I know no-one can give a precise figure. But I wondered what reasonable write throughput (on a single Region Server writing into a single region, ignoring compaction) folk would expect relative to HDFS, given you would anticipate HBase becoming WAL-bound at it's max speed?
E.g. if you can achieve 200MB/s max throughput on HDFS what would you broadly expect to achieve on HBase on the same node, given the write-path includes both WAL and memstore updates?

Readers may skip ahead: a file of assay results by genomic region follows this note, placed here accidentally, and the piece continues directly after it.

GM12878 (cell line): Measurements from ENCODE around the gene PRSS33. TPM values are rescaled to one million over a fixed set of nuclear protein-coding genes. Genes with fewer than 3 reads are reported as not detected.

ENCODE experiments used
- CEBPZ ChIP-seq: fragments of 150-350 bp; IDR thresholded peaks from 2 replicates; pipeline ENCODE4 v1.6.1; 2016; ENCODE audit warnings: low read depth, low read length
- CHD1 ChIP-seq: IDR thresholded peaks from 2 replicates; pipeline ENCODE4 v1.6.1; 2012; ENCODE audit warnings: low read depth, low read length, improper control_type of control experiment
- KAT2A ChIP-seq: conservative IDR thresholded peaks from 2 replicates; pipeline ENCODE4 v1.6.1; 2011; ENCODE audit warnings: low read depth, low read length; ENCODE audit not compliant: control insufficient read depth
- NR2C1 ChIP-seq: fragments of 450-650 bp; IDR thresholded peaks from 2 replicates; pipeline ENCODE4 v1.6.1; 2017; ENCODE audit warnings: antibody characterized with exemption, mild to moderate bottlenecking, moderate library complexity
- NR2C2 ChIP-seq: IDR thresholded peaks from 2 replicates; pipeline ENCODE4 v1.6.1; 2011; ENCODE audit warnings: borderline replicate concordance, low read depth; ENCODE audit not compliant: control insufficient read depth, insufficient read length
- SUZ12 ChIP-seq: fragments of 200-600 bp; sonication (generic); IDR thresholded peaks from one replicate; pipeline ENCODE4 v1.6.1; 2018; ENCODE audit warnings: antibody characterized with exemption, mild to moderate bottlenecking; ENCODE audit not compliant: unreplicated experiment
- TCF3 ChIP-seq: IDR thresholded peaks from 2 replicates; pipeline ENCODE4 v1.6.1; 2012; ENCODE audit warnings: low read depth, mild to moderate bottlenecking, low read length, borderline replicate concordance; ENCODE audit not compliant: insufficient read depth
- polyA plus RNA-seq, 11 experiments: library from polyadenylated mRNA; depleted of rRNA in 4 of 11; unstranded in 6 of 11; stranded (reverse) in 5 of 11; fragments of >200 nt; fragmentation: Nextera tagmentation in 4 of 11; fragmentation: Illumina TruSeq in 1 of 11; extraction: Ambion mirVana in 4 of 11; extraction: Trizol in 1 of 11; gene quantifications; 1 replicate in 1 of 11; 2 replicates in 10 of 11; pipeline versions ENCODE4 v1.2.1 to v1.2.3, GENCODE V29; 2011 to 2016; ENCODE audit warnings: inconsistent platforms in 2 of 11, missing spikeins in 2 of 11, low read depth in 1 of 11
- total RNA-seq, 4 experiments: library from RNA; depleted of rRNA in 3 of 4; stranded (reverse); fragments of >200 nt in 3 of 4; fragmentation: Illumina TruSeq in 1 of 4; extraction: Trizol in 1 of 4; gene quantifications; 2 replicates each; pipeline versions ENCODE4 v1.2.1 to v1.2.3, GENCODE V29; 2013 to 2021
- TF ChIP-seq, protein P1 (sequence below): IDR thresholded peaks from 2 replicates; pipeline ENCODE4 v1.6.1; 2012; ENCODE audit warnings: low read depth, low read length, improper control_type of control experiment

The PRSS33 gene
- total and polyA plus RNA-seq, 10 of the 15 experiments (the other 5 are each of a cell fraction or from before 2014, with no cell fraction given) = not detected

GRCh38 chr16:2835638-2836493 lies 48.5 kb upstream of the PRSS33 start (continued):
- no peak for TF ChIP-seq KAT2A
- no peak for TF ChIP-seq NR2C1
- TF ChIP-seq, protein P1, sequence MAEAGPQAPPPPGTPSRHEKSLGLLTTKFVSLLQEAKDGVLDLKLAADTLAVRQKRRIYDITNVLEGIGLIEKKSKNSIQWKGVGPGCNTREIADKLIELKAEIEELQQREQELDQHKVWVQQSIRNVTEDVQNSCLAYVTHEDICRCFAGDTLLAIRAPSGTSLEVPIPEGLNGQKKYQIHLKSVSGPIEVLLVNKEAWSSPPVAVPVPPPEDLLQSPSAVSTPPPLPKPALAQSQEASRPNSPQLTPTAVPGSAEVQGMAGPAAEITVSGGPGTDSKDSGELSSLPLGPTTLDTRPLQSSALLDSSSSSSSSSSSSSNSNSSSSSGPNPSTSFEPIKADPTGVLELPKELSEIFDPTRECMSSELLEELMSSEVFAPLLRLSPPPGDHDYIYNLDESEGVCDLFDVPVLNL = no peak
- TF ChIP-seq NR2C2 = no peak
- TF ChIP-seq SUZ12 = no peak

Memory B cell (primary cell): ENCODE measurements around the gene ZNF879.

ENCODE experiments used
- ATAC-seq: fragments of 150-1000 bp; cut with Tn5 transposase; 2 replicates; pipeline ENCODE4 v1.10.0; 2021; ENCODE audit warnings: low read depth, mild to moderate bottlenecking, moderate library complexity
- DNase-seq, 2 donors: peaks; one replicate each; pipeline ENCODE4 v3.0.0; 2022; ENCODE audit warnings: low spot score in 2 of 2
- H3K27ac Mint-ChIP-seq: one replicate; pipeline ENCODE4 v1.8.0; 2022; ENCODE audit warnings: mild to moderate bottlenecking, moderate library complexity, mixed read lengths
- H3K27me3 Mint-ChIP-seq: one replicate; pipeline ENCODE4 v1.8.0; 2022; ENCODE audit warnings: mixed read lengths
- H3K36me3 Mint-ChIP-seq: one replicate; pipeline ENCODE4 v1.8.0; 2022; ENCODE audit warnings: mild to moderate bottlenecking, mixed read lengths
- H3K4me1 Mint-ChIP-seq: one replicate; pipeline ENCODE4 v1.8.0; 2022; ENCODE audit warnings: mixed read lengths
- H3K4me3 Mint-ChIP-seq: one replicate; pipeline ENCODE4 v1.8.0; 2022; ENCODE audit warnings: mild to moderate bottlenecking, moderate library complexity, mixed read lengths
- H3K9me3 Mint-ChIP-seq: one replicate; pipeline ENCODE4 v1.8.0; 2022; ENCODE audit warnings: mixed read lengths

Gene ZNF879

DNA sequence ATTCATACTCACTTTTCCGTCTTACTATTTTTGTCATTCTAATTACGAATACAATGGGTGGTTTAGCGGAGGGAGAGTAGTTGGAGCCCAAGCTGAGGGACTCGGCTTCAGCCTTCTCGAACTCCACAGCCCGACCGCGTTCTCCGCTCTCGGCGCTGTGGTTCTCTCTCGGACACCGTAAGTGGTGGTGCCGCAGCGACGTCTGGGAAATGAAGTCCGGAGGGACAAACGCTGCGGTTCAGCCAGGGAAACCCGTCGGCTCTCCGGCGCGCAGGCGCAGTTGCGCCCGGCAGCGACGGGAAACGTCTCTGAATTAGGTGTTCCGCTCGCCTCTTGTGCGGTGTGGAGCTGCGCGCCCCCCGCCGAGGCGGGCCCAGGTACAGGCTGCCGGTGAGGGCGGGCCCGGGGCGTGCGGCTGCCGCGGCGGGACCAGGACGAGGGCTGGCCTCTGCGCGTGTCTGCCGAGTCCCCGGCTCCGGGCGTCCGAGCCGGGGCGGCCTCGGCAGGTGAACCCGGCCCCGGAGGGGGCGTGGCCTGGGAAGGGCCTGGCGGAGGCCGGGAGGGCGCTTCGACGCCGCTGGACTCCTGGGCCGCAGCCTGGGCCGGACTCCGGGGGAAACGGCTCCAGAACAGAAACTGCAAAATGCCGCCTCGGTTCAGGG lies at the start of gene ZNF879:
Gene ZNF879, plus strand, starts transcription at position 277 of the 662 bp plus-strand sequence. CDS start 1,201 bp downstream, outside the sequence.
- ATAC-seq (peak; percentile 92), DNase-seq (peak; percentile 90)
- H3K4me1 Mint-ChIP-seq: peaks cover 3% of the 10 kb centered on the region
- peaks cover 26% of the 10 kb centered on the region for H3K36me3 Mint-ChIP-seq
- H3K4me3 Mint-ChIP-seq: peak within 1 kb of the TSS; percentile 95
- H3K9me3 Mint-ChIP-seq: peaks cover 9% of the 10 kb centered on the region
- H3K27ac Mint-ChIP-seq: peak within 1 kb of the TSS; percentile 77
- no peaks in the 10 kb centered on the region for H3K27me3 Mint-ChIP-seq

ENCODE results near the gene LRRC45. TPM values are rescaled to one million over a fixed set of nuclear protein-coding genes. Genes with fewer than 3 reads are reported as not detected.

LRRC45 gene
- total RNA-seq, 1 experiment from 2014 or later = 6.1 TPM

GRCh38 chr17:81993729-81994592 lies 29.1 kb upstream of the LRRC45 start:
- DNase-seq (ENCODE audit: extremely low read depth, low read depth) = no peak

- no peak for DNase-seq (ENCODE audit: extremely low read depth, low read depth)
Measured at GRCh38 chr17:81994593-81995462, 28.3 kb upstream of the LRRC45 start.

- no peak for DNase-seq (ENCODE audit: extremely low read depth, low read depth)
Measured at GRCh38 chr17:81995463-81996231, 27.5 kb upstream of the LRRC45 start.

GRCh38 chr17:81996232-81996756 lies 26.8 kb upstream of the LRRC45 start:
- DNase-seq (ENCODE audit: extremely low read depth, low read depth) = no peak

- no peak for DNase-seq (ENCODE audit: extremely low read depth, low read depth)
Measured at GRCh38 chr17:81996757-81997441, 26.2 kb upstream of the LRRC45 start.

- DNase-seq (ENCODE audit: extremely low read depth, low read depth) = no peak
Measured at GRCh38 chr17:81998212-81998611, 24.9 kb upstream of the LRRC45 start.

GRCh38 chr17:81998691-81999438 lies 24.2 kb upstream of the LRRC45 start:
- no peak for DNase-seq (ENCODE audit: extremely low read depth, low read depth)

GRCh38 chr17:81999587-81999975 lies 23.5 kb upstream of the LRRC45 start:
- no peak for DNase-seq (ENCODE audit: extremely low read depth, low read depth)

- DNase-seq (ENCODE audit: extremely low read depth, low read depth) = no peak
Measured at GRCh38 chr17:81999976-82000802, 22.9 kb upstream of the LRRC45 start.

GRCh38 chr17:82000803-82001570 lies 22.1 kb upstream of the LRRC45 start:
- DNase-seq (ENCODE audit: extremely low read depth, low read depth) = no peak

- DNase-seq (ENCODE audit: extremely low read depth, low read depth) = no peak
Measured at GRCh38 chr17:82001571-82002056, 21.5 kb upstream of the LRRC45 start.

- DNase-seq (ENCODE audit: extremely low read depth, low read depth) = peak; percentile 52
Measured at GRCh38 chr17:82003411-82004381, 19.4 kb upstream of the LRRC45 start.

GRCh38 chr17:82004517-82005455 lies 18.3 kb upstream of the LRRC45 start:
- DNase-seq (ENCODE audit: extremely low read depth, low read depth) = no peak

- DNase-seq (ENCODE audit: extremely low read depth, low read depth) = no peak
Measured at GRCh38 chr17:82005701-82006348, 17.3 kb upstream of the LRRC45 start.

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For the benefit of anyone else interested, this is the thread from Josh Elser on the Phoenix User mailing list: Josh E There would be significant "unwanted side-effects". You would be taking on a very large burden trying to come up with a corresponding client version of Phoenix which would still work against the newer coprocessors that you are trying to deploy. Phoenix doesn't provide any guarantee of compatibility for more than a few versions between client and server. Would suggest that you move to HDP 3.1.0 if you want a newer version of Phoenix. me Hey Josh, thanks for your thoughts. Based on your advice we will almost certainly not pursue this direction. But just to clarify, in terms of the client version are you referring to the Query server, JDBC clients or both? I imagine from the JDBC perspective that a client would only be accessing tables with the same Phoenix version. But it maybe that my take has a lot of erroneous assumptions in it, as I haven't looked at the internals of the JDBC driver code. Josh E I was referring to the JDBC (thick) client and the coprocessors inside HBase. The thin JDBC client does not talk to HBase directly, only to PQS. PQS and the thin-client would actually be the exception to what I said in my last message. You could (with a high degree of confidence) deploy a new version of Phoenix using an old thin JDBC driver. However, this isn't really any different than just upgrading Phoenix wholesale. Yup, in short, you're glossing over quite a bit. One example: the (thick) JDBC must construct and send RPC messages to the appropriate RegionServers to execute certain operations. The deployed coprocessors in HBase must both know how to parse those RPC messages, but also interpret them correctly (e.g. an older CP might be able to parse a newer clients message, but could miss an important field that was added to that message).
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